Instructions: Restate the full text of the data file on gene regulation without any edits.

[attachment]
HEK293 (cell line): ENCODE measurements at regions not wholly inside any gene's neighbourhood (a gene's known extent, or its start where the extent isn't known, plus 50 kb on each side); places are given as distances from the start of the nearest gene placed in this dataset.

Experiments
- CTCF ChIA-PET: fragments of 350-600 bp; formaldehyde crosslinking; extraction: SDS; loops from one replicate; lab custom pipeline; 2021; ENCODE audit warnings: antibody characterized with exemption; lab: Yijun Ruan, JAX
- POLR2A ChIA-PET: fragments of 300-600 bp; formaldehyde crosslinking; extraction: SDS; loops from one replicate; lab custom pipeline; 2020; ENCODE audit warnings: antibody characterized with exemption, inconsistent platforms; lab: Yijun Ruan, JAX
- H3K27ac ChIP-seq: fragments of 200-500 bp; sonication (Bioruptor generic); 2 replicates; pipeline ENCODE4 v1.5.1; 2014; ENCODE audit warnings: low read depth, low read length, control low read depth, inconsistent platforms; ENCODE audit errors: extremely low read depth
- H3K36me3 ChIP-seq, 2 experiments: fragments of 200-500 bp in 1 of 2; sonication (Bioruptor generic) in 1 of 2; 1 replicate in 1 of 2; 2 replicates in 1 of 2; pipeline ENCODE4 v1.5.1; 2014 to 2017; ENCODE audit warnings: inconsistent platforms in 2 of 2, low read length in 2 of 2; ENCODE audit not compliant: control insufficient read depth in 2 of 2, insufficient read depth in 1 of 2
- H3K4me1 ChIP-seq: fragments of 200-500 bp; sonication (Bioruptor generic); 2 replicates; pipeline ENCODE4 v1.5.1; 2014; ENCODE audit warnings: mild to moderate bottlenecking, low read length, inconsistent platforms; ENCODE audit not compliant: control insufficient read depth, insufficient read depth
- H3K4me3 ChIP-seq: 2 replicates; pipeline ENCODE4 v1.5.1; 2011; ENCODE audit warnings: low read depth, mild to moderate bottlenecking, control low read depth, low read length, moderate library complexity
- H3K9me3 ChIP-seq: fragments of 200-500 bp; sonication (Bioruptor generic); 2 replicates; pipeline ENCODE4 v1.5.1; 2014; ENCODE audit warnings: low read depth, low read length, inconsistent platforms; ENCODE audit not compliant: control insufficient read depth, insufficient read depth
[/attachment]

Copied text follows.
HEK293 (cell line): ENCODE measurements at regions not wholly inside any gene's neighbourhood (a gene's known extent, or its start where the extent isn't known, plus 50 kb on each side); places are given as distances from the start of the nearest gene placed in this dataset.

Experiments
- CTCF ChIA-PET: fragments of 350-600 bp; formaldehyde crosslinking; extraction: SDS; loops from one replicate; lab custom pipeline; 2021; ENCODE audit warnings: antibody characterized with exemption; lab: Yijun Ruan, JAX
- POLR2A ChIA-PET: fragments of 300-600 bp; formaldehyde crosslinking; extraction: SDS; loops from one replicate; lab custom pipeline; 2020; ENCODE audit warnings: antibody characterized with exemption, inconsistent platforms; lab: Yijun Ruan, JAX
- H3K27ac ChIP-seq: fragments of 200-500 bp; sonication (Bioruptor generic); 2 replicates; pipeline ENCODE4 v1.5.1; 2014; ENCODE audit warnings: low read depth, low read length, control low read depth, inconsistent platforms; ENCODE audit errors: extremely low read depth
- H3K36me3 ChIP-seq, 2 experiments: fragments of 200-500 bp in 1 of 2; sonication (Bioruptor generic) in 1 of 2; 1 replicate in 1 of 2; 2 replicates in 1 of 2; pipeline ENCODE4 v1.5.1; 2014 to 2017; ENCODE audit warnings: inconsistent platforms in 2 of 2, low read length in 2 of 2; ENCODE audit not compliant: control insufficient read depth in 2 of 2, insufficient read depth in 1 of 2
- H3K4me1 ChIP-seq: fragments of 200-500 bp; sonication (Bioruptor generic); 2 replicates; pipeline ENCODE4 v1.5.1; 2014; ENCODE audit warnings: mild to moderate bottlenecking, low read length, inconsistent platforms; ENCODE audit not compliant: control insufficient read depth, insufficient read depth
- H3K4me3 ChIP-seq: 2 replicates; pipeline ENCODE4 v1.5.1; 2011; ENCODE audit warnings: low read depth, mild to moderate bottlenecking, control low read depth, low read length, moderate library complexity
- H3K9me3 ChIP-seq: fragments of 200-500 bp; sonication (Bioruptor generic); 2 replicates; pipeline ENCODE4 v1.5.1; 2014; ENCODE audit warnings: low read depth, low read length, inconsistent platforms; ENCODE audit not compliant: control insufficient read depth, insufficient read depth